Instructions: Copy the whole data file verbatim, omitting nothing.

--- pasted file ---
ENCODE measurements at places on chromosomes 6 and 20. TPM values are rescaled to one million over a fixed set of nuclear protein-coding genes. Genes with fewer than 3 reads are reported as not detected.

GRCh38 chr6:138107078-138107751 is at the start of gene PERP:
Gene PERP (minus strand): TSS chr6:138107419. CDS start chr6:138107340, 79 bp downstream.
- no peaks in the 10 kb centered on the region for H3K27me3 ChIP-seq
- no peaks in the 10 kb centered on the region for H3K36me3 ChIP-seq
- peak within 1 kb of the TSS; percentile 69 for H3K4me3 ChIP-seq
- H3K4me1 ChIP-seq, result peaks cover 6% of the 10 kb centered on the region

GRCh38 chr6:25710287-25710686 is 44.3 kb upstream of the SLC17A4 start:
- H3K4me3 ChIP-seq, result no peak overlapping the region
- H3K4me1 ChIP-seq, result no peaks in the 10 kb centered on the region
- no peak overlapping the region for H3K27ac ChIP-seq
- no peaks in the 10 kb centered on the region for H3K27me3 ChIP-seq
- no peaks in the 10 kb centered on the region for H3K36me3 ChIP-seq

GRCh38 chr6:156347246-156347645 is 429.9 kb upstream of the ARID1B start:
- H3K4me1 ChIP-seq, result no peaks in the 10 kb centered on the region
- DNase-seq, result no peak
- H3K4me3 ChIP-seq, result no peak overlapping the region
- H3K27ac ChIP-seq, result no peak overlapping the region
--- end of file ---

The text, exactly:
ENCODE measurements at places on chromosomes 6 and 20. TPM values are rescaled to one million over a fixed set of nuclear protein-coding genes. Genes with fewer than 3 reads are reported as not detected.

GRCh38 chr6:138107078-138107751 is at the start of gene PERP:
Gene PERP (minus strand): TSS chr6:138107419. CDS start chr6:138107340, 79 bp downstream.
- no peaks in the 10 kb centered on the region for H3K27me3 ChIP-seq
- no peaks in the 10 kb centered on the region for H3K36me3 ChIP-seq
- peak within 1 kb of the TSS; percentile 69 for H3K4me3 ChIP-seq
- H3K4me1 ChIP-seq, result peaks cover 6% of the 10 kb centered on the region

GRCh38 chr6:25710287-25710686 is 44.3 kb upstream of the SLC17A4 start:
- H3K4me3 ChIP-seq, result no peak overlapping the region
- H3K4me1 ChIP-seq, result no peaks in the 10 kb centered on the region
- no peak overlapping the region for H3K27ac ChIP-seq
- no peaks in the 10 kb centered on the region for H3K27me3 ChIP-seq
- no peaks in the 10 kb centered on the region for H3K36me3 ChIP-seq

GRCh38 chr6:156347246-156347645 is 429.9 kb upstream of the ARID1B start:
- H3K4me1 ChIP-seq, result no peaks in the 10 kb centered on the region
- DNase-seq, result no peak
- H3K4me3 ChIP-seq, result no peak overlapping the region
- H3K27ac ChIP-seq, result no peak overlapping the region